The public saw it as a two-horse race but the masses were off by one, as Henny Hughes made the $150,00 Saratoga Special (gr. II) all about himself Thursday.
Before a crowd of more than 31,000, the son of Hennessy
went to the front out of the gate under Gary Stevens, galled on the lead, and just cruised home the easiest kind of winner in the six-furlong race at odds of 9-10. He defeated the public's other top choice, 6-5 Master of Disaster with Jerry Bailey aloft, by 3 3/4 lengths, the smallest margin of victory in Henny Hughes' three-race career.
Henny Hughes had won his first two starts for Gulf Coast Farms and Martin Cherry and was then sold privately to Sheikh Rajid, a son of Sheikh Mohammed. He raced for the first time in the Saratoga Special in the family's Darley colors, earning $90,000 for the victory.
Gulf Coast and Cherry bought Henny Hughes last year at the Fasig-Tipton July yearling sale for $180,000. They then bought him back for $370,000 at the Barretts sale this March.
Out of the Meadowlake
mare Meadow Flyer, Henny Hughes broke his maiden June 17 at Monmouth by six lengths and then came back to take the Tremont Stakes at Belmont July 4 by a whopping 15 lengths. He is trained by Patrick Biancone.
"They don't call it the `Special' for nothing," said Stevens, who will ride at Saratoga fulltime this season. "I think the most nerve-racking part was in the paddock. They had a hard time putting the saddle on him. But he was very professional once they got the saddle on him and he got on the track. My only concern was to get a clean break. He did stumble the other day (in the Tremont), but he got away on all four feet and it was just a matter of me dictating the pace around there."
Biancone said Henny Hughes will be pointed to the $250,000 Hopeful (gr. I) at seven furlongs on Aug. 27.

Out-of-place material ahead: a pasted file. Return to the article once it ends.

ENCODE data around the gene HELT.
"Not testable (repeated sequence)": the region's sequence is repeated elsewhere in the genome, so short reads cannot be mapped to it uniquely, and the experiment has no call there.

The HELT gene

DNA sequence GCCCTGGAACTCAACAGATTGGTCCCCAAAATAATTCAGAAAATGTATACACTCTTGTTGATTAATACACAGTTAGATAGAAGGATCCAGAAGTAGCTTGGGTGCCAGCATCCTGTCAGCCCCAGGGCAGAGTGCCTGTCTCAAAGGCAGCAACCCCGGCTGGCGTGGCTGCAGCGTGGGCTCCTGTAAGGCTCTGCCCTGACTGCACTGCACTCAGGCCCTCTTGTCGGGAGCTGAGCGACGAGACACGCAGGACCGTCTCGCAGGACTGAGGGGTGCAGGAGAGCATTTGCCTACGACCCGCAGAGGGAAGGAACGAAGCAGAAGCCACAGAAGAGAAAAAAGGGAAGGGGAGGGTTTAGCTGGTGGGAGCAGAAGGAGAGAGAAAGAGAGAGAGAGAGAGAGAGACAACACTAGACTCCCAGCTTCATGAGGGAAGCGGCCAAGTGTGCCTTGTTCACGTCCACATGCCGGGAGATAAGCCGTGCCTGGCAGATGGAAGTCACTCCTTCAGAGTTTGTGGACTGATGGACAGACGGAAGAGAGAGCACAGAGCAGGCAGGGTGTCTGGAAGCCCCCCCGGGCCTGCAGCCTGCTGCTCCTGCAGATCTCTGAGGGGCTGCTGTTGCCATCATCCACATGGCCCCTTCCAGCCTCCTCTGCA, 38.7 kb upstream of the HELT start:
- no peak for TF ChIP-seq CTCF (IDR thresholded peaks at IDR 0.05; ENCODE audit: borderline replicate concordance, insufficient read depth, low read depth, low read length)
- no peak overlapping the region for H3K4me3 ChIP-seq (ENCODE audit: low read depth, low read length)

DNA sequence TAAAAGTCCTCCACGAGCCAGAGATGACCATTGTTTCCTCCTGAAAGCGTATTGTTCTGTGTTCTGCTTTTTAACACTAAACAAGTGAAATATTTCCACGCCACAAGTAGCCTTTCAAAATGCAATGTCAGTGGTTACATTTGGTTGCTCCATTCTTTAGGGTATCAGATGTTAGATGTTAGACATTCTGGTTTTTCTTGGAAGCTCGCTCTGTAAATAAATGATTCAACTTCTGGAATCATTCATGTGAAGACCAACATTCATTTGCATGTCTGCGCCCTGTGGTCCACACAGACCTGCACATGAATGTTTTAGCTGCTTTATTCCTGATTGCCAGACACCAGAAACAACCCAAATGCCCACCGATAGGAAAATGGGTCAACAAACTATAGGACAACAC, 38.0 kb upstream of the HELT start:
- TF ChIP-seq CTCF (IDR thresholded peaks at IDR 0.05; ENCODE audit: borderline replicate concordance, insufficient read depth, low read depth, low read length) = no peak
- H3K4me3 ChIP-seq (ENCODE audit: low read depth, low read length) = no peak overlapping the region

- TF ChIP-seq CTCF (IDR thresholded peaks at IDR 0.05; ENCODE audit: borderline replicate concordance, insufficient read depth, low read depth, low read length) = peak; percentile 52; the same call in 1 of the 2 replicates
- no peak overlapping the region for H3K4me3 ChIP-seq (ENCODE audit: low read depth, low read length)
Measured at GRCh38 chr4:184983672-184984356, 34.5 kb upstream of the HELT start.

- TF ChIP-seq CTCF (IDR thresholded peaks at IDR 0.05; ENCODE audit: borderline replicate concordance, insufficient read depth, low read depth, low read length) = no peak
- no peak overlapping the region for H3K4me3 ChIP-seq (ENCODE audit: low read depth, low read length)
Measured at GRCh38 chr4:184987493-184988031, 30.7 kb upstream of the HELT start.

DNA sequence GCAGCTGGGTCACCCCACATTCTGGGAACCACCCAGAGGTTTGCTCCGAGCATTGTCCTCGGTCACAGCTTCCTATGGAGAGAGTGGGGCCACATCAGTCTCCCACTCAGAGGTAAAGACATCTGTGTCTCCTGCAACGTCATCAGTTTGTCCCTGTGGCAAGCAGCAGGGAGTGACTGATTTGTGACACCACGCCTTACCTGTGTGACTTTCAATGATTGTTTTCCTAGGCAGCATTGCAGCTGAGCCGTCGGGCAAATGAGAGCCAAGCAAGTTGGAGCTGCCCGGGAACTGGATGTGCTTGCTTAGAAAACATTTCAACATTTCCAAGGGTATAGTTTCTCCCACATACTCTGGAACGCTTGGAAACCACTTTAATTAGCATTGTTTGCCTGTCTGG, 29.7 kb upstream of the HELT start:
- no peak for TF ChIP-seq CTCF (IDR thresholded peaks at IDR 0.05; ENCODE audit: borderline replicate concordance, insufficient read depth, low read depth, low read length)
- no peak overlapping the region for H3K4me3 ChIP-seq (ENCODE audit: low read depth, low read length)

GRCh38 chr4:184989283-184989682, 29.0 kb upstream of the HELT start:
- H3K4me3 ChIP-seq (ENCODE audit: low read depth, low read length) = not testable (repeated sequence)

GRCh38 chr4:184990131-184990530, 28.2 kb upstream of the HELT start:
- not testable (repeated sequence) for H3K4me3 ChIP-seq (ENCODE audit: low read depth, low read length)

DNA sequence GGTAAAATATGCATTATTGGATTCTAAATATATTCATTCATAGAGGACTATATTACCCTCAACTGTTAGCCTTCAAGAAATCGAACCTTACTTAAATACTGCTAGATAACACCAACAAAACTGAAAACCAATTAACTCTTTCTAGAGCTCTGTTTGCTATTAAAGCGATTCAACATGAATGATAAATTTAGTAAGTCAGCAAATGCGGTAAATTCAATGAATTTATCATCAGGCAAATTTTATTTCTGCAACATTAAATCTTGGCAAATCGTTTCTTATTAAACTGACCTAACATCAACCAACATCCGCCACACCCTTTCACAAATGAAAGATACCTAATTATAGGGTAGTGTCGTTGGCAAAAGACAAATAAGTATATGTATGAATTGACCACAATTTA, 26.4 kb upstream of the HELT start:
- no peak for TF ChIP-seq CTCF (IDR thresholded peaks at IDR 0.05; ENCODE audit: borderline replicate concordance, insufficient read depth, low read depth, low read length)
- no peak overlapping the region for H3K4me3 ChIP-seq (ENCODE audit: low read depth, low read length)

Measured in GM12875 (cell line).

"He was just playing around in the paddock," said Biancone, who previously won the Saratoga Special with Zavata in 2002. "He wasn't sweating or nervous. He just wanted to be the boss - and he was the boss on the racetrack. Unlike other two-year-olds that I have had success with, this one is more manageable. In his first start, he came off the pace. In his next start, he was closer. Here, he was in front.
"He could be anything. He could be the next Secretariat. I don't know if he could be, but he does it so easily."
The colt was bred in Kentucky by Liberation Farm, Trackside Farm, and CHO.
Master of Disaster, who broke his maiden by 13 1/4 lengths at Delaware Park May 10, ran second but never threatened.
Third-choice Union Course was third in the six-horse field, more than seven lengths behind the winner.
Parkhimonbroadway, Hold On Tight, and Short Circuit trailed. Stormatic was scratched.
Henny Hughes, who carried 121 pounds, four more than the others in the field, and interestingly the only one racing without Salix, paid $3.80, $2.50, and $2.10. Master of Disaster returned $2.60 and $2.20 and Union Course was worth $2.60.
He completed the six furlongs in 1:10.38 after clipping fractions of :22 3/5, :45 4/5 and :57 3/5.